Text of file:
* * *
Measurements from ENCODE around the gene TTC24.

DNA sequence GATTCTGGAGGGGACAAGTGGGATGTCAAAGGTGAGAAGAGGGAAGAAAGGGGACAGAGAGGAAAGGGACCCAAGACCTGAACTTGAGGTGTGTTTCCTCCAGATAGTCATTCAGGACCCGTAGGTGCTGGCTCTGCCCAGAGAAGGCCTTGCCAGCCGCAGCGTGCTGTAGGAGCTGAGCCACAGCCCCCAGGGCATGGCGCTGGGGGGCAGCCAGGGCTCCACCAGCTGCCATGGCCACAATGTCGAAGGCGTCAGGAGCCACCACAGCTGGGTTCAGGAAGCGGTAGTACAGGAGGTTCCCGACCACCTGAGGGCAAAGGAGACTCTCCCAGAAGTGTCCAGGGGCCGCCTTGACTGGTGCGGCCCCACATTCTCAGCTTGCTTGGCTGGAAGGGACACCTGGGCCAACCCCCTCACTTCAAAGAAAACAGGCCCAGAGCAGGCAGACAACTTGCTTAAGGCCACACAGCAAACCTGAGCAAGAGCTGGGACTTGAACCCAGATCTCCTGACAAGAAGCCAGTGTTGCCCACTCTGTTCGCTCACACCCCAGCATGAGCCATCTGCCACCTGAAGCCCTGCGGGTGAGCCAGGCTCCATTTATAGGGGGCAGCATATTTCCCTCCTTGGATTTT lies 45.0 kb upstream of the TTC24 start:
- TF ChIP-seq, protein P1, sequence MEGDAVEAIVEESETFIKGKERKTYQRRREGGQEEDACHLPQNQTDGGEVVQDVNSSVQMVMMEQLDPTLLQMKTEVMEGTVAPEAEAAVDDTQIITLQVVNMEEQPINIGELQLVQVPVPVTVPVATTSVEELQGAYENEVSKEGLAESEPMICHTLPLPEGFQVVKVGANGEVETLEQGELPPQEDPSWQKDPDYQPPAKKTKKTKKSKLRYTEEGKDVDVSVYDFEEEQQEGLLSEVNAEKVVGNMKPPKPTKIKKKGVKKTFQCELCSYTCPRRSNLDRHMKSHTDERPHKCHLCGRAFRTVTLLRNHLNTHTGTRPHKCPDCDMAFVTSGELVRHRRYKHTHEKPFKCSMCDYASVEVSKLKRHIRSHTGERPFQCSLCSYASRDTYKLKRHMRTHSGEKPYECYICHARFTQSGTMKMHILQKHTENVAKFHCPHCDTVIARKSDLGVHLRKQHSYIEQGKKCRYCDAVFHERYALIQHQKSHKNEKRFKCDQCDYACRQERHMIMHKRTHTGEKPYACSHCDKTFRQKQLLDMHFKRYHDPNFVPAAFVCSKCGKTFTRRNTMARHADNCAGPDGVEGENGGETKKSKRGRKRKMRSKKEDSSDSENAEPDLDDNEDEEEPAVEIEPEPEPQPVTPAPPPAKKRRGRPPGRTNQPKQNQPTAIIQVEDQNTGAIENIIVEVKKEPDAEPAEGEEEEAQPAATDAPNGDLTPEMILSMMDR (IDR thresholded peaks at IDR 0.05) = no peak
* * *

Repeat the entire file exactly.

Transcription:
Measurements from ENCODE around the gene TTC24.

DNA sequence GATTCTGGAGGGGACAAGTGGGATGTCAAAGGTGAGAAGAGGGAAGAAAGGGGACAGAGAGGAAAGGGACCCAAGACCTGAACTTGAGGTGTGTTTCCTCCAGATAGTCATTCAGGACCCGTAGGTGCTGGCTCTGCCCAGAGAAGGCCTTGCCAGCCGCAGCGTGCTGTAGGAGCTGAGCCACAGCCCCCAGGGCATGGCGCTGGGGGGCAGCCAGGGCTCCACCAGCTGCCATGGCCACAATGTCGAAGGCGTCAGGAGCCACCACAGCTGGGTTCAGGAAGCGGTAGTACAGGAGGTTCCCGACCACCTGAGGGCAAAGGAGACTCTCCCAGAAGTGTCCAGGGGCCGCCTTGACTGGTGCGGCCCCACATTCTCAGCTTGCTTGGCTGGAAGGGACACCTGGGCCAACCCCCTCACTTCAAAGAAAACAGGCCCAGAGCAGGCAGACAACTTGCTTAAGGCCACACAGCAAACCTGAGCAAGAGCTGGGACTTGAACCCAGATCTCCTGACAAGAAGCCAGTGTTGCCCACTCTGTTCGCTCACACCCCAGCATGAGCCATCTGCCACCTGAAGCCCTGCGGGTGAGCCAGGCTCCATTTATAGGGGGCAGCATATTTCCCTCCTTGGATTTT lies 45.0 kb upstream of the TTC24 start:
- TF ChIP-seq, protein P1, sequence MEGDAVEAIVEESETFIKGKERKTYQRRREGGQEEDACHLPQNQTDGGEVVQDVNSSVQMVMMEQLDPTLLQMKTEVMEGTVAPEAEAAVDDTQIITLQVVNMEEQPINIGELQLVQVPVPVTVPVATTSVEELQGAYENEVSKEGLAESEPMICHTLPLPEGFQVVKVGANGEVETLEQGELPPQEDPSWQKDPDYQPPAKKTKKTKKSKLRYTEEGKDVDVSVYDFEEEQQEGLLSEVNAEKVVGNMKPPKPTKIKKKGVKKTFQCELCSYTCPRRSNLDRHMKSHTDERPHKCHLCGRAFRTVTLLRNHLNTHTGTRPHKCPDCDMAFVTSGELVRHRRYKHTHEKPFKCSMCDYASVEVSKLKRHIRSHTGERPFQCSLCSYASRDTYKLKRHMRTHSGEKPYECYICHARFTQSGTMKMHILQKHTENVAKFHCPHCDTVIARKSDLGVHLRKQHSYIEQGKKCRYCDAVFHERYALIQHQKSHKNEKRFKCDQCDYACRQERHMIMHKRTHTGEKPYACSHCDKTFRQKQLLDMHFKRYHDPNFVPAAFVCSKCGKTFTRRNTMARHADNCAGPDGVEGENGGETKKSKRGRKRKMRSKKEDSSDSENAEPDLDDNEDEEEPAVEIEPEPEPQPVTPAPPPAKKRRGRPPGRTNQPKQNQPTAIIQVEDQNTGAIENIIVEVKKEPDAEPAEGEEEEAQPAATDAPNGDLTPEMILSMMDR (IDR thresholded peaks at IDR 0.05) = no peak